I’m always on the look-out for early varieties and was recently introduced to realseeds.co.uk by one of the Tomato Club Members.

The Race Is On!
It seems that they have a very early cherry/bush variety called Latah which was developed in Idaho, USA for short seasons. That’s a bit like the summer in the UK!

I’ve ordered some of these seeds and intend to grow this variety alongside Red Alert and one or two other early fruiting varieties to see which is the earliest. I’ll keep you up to date with the results.

About Early Fruiting Varieties – The Key To Success
The difficulty in growing tomatoes outdoors (and indoors in an unheated greenhouse) is that our summers just aren’t long enough. The temperatures are too cold in the early spring, and autumn brings the season to a close as temperatures drop and fruit stop ripening.

The most reliable way to grow tomatoes is to choose short season varieties – plants that grow fast with fruit that matures early! Recent summers have been too wet and cloudy for successful tomato growing outdoors. Wet summers also result in problems in the greenhouse too, caused by condensation resulting in fungal diseases.

Spread Your Bets
My risk profile is on the cautious side (so I’ve been told!) – that way I get a successful crop every season – because I always grow the earliest varieties along with varieties that mature later.

Red Alert is a bush/cherry variety that is always very early. I’ll let you know how I get on with Latah (above).

Stupice from Czechoslovakia, is a tall variety that produces medium size fruit, also very early.

Oregon Spring developed in the States for earliness, is another early bush variety that is larger than average in size.

The Right Conditions
Having said all that, tomato plants will grow very quickly in the right conditions. A plant that is started in early spring is more vulnerable to disease due to cold temperatures and low light levels.

A plant that is started in late spring has more favourable conditions (probably!) and is likely to grow more quickly.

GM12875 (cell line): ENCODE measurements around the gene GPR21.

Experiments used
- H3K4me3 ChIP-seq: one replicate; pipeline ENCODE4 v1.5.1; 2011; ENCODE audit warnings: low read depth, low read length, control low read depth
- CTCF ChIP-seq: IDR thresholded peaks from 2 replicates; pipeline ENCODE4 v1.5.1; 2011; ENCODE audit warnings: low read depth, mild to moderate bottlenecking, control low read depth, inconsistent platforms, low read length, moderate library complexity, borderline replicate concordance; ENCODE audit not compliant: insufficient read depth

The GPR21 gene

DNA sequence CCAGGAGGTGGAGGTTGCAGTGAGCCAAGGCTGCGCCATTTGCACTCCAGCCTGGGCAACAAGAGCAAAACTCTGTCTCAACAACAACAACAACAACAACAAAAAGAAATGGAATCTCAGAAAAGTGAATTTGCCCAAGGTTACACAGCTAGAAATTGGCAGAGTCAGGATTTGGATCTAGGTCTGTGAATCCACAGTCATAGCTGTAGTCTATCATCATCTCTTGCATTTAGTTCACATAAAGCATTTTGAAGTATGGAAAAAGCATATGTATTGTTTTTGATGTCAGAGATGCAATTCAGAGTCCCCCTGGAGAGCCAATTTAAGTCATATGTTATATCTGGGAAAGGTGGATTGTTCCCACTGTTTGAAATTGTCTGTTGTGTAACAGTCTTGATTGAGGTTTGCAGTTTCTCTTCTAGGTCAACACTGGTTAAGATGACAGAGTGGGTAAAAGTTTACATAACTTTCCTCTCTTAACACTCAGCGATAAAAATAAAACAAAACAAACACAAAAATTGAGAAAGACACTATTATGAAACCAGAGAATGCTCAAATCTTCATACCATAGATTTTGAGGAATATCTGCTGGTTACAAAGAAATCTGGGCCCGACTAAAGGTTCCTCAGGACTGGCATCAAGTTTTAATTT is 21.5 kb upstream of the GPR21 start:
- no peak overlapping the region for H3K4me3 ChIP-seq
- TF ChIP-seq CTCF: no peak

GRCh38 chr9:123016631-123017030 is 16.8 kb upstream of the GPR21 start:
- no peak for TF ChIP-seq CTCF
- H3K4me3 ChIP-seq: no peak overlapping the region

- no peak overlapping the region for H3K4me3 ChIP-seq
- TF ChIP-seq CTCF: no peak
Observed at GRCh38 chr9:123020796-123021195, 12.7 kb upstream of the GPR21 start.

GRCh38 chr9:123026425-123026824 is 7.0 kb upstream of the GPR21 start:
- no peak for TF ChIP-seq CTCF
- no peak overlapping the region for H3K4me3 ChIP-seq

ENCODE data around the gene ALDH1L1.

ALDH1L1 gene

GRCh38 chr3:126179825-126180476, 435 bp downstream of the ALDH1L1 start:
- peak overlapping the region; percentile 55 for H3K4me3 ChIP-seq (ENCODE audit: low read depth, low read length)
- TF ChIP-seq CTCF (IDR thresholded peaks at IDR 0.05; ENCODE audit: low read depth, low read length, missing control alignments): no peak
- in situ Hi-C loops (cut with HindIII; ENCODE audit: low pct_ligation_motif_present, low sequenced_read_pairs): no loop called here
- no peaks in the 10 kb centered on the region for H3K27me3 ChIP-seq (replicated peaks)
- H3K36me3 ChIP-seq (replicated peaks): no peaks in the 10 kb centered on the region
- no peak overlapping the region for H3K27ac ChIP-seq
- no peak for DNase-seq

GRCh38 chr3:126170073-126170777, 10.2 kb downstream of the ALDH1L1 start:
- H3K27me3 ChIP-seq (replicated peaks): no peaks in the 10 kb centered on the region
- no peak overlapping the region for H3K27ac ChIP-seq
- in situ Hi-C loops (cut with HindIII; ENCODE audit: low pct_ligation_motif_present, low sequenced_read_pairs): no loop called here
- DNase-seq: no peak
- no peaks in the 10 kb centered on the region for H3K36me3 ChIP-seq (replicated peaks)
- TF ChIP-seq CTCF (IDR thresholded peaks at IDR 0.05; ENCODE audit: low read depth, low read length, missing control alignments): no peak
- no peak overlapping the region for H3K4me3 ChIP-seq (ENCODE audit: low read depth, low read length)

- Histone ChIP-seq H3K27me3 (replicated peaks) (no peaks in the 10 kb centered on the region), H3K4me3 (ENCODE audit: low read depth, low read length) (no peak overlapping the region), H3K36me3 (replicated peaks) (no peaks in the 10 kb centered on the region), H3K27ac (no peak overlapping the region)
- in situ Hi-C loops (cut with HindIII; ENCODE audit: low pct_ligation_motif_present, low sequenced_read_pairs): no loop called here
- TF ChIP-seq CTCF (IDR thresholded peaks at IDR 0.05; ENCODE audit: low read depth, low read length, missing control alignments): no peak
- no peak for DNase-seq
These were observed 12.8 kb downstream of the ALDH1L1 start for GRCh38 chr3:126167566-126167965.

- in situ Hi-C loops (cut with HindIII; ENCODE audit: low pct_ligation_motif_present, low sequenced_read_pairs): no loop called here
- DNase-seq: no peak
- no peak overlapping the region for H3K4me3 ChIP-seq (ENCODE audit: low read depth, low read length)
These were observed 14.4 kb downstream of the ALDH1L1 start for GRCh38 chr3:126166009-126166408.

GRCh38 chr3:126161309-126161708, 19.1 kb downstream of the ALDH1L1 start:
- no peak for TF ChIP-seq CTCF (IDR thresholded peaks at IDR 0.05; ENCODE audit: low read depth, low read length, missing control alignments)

This means that if you start an early variety in late spring, you should have the best of both worlds – quick growing and disease free.

Last season I was eating the early cherry tomatoes in mid June. The later fruiting varieties struggled a bit and began to mature in August through to the end of the season. It was difficult getting tomatoes to ripen owing to the poor summer.

If you are just starting out in growing tomatoes, the varieties most likely to be unsuccessful are the large ones with Italian or French names. Unfortunately, they usually need Italian and French weather!

Other early varieties include those that come from cool regions of the world. Most black tomatoes originate from eastern Europe and Russia so are likely to do well in a poor summer. Also, varieties such as Glacier, Alaskan Fancy, Siberian should also grow well in cooler climes.

These varieties may not have the exceptional taste of a “Brandywine” tomato, but they will be “first past the post” and give a much greater chance of success.

Please leave a comment below if you have anything to add – it’s always good to hear from you!

Best wishes,

5 Responses

  1. Andy
    | Reply

    Hi Nick
    Still following you. The realseed internet shop above is excellent and I wish I’d found it before. If I order some early tom seeds this weekend, do you think I can still have tomatoes in June?

    • Nick
      | Reply

      Hi Andy,
      It will probably be tomatoes in July if you sow an early variety in mid March, but if their reputation is anything to go by – we may be pleasantly surprised!

    | Reply


    • Nick
      | Reply

      Hi Mary,
      Electric propatators have the advantage of keeping the temperature within a set range and tomato seedlings grow best when temperature fluctuations are minimal.
      Non-electric propagators are at the mercy of the surrounding “room temperature” which is probably quite cold at night at this time of year – it certainly is in my house!

      • Nick
        | Reply

        I forgot to answer your question!
        They are worth the money if you don’t have an airing cupboard or warm place to germinate seedlings.
        Otherwise, you can get along without them.

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